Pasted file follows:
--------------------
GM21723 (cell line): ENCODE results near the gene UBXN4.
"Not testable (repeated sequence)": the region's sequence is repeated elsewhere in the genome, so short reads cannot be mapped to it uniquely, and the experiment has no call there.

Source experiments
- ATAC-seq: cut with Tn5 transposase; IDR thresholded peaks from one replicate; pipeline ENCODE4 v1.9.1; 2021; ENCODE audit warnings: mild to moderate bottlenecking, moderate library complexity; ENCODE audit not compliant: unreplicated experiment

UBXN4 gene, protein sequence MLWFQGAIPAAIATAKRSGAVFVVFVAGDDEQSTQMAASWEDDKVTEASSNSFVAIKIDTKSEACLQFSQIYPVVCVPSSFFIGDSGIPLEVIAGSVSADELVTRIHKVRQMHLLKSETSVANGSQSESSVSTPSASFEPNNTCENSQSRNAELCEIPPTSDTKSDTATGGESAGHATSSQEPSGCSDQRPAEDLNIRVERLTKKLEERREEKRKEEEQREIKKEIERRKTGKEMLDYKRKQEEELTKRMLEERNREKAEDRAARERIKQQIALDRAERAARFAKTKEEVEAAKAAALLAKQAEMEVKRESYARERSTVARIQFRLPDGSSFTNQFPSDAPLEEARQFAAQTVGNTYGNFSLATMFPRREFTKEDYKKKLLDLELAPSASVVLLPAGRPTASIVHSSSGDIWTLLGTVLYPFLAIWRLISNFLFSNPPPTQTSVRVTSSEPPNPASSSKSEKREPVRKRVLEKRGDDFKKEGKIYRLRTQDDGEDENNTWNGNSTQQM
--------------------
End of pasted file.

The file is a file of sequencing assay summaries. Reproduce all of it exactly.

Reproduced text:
GM21723 (cell line): ENCODE results near the gene UBXN4.
"Not testable (repeated sequence)": the region's sequence is repeated elsewhere in the genome, so short reads cannot be mapped to it uniquely, and the experiment has no call there.

Source experiments
- ATAC-seq: cut with Tn5 transposase; IDR thresholded peaks from one replicate; pipeline ENCODE4 v1.9.1; 2021; ENCODE audit warnings: mild to moderate bottlenecking, moderate library complexity; ENCODE audit not compliant: unreplicated experiment

UBXN4 gene, protein sequence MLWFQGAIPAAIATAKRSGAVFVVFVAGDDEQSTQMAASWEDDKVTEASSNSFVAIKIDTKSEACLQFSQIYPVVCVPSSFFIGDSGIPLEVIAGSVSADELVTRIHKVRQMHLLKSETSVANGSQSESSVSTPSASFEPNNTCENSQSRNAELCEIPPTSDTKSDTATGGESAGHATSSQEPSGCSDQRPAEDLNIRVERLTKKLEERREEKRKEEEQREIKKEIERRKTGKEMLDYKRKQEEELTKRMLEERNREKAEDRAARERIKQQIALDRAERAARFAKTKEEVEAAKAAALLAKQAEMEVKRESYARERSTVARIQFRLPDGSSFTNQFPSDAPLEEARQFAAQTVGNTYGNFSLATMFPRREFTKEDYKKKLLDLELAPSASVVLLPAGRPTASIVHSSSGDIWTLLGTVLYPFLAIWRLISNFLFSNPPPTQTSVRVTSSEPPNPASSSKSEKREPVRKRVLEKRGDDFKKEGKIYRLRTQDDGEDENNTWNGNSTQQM